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I am pretty new to python and I am attempting to open two files then take the first line in the first file, write it to an out file, then take the first line in the second file and append it to the same line in the output file, separated by a tab. I've attempted to code this, and my outfile just ends up being the whole contents of the first file, followed by the entire contents of the second file. I included print statements just because I wanted to see something going on in the terminal while the script was running, that is why they are there. Any ideas?

import sys


InFileName = sys.argv[1] 


InFile = open(InFileName, 'r') 

InFileName2 = sys.argv[2]

InFile2 = open(InFileName2, 'r')

OutFileName = "combined_data.txt"

OutFile = open(OutFileName, 'a')

for line in InFile:
    OutFile.write(str(line) + '\t')
    print line
    for line2 in InFile2:
        OutFile.write(str(line2) + '\n')
        print line



InFile.close()
InFile2.close()
OutFile.close()

Thank you!

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2 Answers 2

up vote 2 down vote accepted

You can use zip for this:

with open(file1) as f1,open(file2) as f2,open("combined_data.txt","w") as fout:
     for t in zip(f1,f2):
         fout.write('\t'.join(x.strip() for x in t)+'\n')

In the case where your two files don't have the same number of lines (or if they're REALLY BIG), you could use itertools.izip_longest(f1,f2,fillvalue='')

share|improve this answer
    
Thanks for the help, however, as I explained to the other commenter, I am having a difficult time getting this to work. It seems to take all of the lines of my first file, then appends the first line of the second file to last line of the first. Rather, I was hoping for: "line1file1"tab"line1file2"linebreak "line2file1"tab"line2file2"linebreak etc. Thank you very much for your help! –  Micrasema Feb 5 '13 at 15:57
    
@Micrasema -- that's exactly what this should do. Can you check it again? –  mgilson Feb 5 '13 at 16:01
    
tried it again in python3 and it worked better, but still maintains the carriage returns after the lines from the first file, is there a way to strip these? Cheers –  Micrasema Feb 5 '13 at 16:04
    
@Micrasema -- Sorry, I see the problem now. I've updated with a version that strips the whitespace off the end of the lines (which I hadn't taken into account before) –  mgilson Feb 5 '13 at 16:07

Perhaps this gives you a few ideas: Adding entries from multiple files in python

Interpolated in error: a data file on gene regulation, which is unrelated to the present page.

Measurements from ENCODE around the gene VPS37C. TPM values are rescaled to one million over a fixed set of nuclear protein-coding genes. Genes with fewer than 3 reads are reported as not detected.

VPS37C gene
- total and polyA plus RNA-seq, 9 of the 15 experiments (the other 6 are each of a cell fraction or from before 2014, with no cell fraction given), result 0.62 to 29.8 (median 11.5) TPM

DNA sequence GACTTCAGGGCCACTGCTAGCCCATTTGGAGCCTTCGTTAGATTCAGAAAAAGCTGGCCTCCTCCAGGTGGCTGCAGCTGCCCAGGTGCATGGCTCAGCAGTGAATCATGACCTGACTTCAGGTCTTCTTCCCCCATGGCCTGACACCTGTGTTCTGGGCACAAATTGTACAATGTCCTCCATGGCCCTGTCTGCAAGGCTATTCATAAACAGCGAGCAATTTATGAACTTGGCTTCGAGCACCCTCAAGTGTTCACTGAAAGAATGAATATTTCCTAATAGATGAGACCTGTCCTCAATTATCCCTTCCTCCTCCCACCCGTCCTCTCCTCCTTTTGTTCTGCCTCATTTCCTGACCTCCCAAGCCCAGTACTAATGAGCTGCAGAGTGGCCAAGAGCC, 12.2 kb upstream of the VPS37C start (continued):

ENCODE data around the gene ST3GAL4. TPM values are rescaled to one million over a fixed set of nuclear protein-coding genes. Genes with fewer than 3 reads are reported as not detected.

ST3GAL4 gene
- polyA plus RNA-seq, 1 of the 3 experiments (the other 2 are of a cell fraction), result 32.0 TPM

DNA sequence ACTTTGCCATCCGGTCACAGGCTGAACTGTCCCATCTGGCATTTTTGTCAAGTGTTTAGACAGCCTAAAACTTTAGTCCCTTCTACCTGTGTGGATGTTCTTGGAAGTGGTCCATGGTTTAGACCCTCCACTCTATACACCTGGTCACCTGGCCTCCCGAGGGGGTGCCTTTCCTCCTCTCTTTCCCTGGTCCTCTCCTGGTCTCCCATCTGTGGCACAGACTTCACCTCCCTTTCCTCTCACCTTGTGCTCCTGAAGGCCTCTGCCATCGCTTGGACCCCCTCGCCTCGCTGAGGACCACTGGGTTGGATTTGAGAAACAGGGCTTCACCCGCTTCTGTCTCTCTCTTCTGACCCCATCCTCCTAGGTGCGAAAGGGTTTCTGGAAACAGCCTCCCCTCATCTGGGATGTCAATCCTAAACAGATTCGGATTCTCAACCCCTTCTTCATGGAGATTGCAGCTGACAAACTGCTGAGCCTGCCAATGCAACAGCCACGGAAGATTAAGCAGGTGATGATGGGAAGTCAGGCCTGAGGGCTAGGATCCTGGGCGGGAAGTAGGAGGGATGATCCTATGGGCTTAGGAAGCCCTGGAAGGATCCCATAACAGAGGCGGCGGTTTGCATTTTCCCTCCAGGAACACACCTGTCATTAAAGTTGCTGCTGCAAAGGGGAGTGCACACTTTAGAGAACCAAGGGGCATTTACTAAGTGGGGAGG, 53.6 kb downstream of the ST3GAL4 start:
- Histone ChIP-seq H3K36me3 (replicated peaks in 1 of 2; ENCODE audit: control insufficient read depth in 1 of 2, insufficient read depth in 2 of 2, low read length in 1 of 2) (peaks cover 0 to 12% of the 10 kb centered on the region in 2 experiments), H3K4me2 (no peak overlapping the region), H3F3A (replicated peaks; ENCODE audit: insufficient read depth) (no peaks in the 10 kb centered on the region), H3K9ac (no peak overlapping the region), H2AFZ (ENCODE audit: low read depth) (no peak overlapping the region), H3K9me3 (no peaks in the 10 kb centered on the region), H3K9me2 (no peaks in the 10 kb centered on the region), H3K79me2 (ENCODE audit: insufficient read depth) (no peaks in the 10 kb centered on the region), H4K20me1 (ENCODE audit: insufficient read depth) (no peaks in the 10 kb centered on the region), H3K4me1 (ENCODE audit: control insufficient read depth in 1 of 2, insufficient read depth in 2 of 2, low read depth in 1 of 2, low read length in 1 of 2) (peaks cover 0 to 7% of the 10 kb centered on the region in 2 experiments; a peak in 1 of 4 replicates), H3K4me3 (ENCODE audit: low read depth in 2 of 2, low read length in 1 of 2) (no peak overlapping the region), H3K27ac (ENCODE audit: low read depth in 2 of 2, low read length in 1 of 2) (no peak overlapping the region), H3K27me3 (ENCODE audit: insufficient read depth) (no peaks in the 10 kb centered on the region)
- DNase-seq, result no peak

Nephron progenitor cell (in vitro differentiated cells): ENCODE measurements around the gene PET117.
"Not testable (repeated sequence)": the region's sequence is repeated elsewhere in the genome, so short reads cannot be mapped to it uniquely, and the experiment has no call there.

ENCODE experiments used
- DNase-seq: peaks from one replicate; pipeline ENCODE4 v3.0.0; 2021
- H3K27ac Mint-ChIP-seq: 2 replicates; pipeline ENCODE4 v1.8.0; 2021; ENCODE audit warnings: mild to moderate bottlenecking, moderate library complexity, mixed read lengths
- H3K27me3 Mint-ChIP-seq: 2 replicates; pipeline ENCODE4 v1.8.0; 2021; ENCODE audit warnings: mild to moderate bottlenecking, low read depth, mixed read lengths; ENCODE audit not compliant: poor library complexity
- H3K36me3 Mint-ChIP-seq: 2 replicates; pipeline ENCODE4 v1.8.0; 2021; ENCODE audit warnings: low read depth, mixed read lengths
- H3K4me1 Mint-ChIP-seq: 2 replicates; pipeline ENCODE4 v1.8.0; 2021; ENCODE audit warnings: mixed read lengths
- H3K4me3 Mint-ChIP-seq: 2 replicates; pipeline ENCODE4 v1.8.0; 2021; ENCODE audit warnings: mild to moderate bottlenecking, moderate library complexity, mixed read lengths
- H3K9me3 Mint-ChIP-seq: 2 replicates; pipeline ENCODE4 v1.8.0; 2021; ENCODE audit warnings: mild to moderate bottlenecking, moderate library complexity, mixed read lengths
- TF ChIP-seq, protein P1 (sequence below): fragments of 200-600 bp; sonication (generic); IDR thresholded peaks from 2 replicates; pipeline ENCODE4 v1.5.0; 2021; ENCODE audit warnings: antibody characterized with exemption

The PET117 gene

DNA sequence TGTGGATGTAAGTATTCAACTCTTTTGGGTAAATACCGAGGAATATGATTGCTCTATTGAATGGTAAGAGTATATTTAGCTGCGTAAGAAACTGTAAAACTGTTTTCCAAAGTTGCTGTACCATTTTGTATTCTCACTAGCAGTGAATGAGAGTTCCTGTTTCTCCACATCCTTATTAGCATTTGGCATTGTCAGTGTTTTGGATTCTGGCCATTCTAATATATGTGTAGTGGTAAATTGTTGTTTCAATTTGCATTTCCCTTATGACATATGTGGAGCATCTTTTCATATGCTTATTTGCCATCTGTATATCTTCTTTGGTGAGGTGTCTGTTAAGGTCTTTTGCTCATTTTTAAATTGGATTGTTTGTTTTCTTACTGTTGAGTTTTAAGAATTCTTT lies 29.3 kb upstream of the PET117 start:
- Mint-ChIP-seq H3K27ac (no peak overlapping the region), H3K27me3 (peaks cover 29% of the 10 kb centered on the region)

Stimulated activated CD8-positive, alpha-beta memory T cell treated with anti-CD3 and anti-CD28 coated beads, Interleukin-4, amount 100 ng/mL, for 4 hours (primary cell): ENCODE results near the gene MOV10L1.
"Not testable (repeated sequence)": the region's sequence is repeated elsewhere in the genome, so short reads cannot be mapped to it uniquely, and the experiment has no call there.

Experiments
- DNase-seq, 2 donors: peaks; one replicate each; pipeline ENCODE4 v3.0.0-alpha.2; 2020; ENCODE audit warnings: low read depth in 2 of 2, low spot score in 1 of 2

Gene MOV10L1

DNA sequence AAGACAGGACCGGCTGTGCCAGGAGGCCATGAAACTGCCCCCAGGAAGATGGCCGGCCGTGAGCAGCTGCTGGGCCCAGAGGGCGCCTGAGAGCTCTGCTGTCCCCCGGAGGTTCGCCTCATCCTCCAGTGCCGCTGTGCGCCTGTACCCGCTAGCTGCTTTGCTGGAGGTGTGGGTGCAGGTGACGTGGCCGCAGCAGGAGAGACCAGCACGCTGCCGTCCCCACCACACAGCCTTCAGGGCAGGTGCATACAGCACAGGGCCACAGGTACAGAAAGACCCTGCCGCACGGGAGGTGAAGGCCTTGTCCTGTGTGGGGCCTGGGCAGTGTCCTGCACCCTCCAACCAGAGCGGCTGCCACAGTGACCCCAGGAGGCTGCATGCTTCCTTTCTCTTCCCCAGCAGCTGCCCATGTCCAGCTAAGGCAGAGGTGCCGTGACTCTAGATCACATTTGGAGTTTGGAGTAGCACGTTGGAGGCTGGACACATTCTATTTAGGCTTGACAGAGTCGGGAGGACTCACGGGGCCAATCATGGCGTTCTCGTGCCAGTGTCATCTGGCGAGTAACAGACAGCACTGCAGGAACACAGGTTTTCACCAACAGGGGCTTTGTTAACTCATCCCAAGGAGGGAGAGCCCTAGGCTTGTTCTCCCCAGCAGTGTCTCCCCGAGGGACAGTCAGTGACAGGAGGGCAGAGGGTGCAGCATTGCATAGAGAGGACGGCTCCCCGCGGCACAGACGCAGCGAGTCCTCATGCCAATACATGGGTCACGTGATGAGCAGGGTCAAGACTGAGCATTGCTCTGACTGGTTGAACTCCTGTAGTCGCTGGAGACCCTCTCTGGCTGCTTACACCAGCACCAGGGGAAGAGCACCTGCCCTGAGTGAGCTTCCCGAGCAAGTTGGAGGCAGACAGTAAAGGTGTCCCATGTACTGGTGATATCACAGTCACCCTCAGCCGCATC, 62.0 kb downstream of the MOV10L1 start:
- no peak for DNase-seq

o = open('output.txt', 'wb')

fh = open('input.txt', 'rb')
fh2 = open('input2.txt', 'rb')

for line in fh.readlines():
    o.write(line.strip('\r\n') + '\t' + fh2.readline().strip('\r\n') + '\n')

## If you want to write remaining files from input2.txt:
# for line in fh2.readlines():
#     o.write(line.rstrip('\r\n') + '\n')

fh.close()
fh2.close()
o.close()

This will give you:

line1_of_file_1        line1_of_file_2
line2_of_file_1        line2_of_file_2
line3_of_file_1        line3_of_file_2
line4_of_file_1        line4_of_file_2

Where the space in my output example is a [tab] Note: no line ending is appended to the file for obvious reasons.

For this to work, the linendings would need to be proper in both file 1 and 2. To check this:

print 'File 1:'
f = open('input.txt', 'rb')
print [r.read[:200]]
f.close()

print 'File 2:'
f = open('input2.txt', 'rb')
print [r.read[:200]]
f.close()

This should give you something like

File 1:
['This is\ta lot of\t text\r\nWith a few line\r\nendings\r\n']
File 2:
['Give\r\nMe\r\nSome\r\nLove\r\n']

share|improve this answer
    
There, done editing. :) –  Torxed Feb 5 '13 at 15:36
    
Thanks for the help! Perhaps, I explained it a little bit wrong. I would like to take each line of both files and then add them to the output so that the output looks like: <file1, line1> tab <file2, line1> line break <file1, line2> tab <file2, line2> line break <file1, line3> tab <file2, line3> line break etc. When I run the code, I keep getting every line of the first file then just the first line of the second file appended to the last line of the first file. Sorry, I hope this isn't too tricky. –  Micrasema Feb 5 '13 at 15:50
    
Ah, i probably missunderstood you. Updated my version of the aproach. –  Torxed Feb 5 '13 at 16:01
    
I think it is close. Only the first character in the line of the first file is opened, I think it is iterating a character at a time because each line is opened. The second file appends to the line just fine. I tried changing "for line in fh.readline():" to "for line in fh:", but then the original problem of just appending to the end of the entire first file happened... –  Micrasema Feb 5 '13 at 16:19
1  
got it! Thanks. –  Micrasema Feb 5 '13 at 16:51

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